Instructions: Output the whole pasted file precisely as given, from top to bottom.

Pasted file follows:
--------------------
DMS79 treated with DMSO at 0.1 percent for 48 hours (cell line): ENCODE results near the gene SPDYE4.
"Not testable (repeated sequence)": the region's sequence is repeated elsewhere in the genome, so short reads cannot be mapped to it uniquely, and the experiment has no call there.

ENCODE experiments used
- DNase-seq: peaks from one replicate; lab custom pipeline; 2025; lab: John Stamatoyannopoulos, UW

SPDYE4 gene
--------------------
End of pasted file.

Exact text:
DMS79 treated with DMSO at 0.1 percent for 48 hours (cell line): ENCODE results near the gene SPDYE4.
"Not testable (repeated sequence)": the region's sequence is repeated elsewhere in the genome, so short reads cannot be mapped to it uniquely, and the experiment has no call there.

ENCODE experiments used
- DNase-seq: peaks from one replicate; lab custom pipeline; 2025; lab: John Stamatoyannopoulos, UW

SPDYE4 gene